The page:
The preferences of broiler and layer strains of fowl for four different int
ensities of incandescent luminaire (6, 20 60 and 200 lux; Osram, 60 W, pear
l) were tested at 2 and 6 weeks of age. With each strain, four replicates o
f 12 birds were each allowed to move freely between four compartments illum
inated continuously at the different intensities for 6 days. The distributi
on of light intensities among the compartments was changed daily. After 2 d
ays of conditioning, the birds' location and behaviour were recorded once e
very 15min over 23h on each of the remaining 4 days. The other hour was dev
oted to changing light intensities and refilling the feeders and drinkers.
Six, mutually exclusive behaviours were defined: resting, perching, feeding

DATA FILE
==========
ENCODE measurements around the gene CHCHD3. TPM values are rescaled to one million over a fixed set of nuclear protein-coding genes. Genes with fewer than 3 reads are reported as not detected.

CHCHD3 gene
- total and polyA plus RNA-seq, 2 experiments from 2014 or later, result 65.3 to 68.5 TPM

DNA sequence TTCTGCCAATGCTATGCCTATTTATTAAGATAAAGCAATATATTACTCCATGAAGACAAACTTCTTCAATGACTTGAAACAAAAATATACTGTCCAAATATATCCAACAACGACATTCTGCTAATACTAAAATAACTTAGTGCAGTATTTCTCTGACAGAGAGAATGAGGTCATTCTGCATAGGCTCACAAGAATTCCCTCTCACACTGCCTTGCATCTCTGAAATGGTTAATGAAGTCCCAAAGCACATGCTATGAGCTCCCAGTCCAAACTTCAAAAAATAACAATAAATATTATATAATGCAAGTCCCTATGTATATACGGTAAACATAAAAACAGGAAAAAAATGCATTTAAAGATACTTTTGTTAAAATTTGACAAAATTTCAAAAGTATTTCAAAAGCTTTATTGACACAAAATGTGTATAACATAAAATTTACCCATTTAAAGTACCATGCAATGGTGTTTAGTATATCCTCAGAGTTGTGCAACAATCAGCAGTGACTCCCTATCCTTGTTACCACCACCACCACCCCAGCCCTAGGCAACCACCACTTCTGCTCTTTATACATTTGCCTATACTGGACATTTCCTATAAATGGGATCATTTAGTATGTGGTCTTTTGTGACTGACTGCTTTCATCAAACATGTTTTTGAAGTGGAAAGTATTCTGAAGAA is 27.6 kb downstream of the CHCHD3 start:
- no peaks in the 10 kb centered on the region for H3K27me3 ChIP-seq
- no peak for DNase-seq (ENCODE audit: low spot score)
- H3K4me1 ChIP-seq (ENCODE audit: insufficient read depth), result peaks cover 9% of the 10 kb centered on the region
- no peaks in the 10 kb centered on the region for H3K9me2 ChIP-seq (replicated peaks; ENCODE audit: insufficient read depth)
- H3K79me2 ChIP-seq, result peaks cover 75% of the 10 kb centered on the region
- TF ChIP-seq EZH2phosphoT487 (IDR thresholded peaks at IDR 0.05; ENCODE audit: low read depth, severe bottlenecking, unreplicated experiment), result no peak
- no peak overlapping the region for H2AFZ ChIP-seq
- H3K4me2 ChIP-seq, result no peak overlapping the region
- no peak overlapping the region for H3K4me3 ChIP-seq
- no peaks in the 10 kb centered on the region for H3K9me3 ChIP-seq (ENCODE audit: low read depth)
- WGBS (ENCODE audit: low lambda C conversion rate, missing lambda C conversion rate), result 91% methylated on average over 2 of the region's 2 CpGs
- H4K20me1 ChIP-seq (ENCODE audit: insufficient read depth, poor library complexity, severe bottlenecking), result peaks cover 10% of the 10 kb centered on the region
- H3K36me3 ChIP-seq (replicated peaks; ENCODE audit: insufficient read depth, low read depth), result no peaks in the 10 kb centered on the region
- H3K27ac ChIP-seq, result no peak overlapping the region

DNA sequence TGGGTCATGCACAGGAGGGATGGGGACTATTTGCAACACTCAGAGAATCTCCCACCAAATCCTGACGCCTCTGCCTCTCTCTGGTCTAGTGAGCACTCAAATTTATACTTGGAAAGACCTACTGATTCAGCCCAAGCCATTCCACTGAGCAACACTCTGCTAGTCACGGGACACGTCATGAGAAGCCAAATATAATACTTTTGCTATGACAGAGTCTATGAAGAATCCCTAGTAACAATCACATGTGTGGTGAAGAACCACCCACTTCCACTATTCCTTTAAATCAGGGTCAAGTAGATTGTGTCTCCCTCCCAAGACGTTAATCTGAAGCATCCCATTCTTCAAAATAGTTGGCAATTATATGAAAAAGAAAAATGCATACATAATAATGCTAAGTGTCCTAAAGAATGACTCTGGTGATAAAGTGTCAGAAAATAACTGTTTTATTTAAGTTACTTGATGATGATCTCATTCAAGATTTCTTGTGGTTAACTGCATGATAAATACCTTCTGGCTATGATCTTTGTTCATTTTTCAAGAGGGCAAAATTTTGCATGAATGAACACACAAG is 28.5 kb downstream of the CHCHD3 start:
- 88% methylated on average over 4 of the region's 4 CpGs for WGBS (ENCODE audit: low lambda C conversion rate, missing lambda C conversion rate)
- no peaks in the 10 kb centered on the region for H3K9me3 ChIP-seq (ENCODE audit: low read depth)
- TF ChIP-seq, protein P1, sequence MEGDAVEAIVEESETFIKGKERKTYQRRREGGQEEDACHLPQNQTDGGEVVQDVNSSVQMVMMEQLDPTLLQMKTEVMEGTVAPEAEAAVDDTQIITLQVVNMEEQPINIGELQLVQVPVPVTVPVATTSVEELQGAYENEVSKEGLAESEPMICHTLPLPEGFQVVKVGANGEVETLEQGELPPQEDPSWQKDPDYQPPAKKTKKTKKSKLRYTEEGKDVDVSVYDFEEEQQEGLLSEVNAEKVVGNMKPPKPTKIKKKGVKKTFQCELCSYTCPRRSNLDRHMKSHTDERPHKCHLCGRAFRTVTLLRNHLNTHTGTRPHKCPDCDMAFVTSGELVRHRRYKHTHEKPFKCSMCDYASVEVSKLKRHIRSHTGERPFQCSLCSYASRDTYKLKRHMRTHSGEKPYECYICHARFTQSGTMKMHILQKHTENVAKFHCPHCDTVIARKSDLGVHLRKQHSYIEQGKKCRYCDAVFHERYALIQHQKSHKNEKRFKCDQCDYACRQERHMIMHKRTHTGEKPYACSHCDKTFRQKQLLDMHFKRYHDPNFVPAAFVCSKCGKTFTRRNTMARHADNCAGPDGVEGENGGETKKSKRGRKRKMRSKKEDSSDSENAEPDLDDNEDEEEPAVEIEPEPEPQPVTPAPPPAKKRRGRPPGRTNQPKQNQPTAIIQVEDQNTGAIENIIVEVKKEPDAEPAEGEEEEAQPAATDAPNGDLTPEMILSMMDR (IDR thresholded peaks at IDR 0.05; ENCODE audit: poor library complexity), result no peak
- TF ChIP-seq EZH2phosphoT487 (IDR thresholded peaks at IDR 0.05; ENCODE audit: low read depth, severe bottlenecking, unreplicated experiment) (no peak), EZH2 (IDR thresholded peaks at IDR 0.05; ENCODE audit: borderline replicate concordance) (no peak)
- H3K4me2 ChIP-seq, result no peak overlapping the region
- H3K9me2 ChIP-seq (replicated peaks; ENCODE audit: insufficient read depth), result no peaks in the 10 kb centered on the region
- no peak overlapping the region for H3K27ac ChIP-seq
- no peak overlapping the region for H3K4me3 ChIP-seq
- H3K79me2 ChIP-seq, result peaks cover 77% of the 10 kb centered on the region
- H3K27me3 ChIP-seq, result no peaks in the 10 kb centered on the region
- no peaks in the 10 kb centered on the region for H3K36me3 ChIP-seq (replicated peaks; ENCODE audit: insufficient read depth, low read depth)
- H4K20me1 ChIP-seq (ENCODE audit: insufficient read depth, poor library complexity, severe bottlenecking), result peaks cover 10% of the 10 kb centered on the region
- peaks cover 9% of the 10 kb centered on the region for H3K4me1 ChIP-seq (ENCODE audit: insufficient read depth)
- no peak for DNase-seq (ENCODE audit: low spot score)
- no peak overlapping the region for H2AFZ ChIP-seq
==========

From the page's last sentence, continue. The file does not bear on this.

, drinking litter-directed activity and locomotion.
With both strains, most time was spent in the brightest (200 lux) environme
nt at 2 weeks of age, but in the dimmest (6 lux) at 6 weeks. This apparent
change in preference was associated only with the two behaviours which rook
up most time, resting and perching, whereas the highest intensity was cons
istently preferred for all other behaviours. Older birds thus preferred to
be in dim light when they were relatively inactive.
The finding that older birds prefer to spend much of their time in a light
environment of < 10 lux intensity, depending on behaviour, is contrary to c
urrent recommendations that minimum light intensities for broilers and layi
ng hens should be increased to as much as 20 lux. Some variation in the spa
tial or temporal distribution of ambient light intensity, to provide both d
imly (< 10 lux) and brightly (eg > 50 lux) lit environments, might benefit
the welfare of older poultry, although further work is needed to establish
their optimal light environment.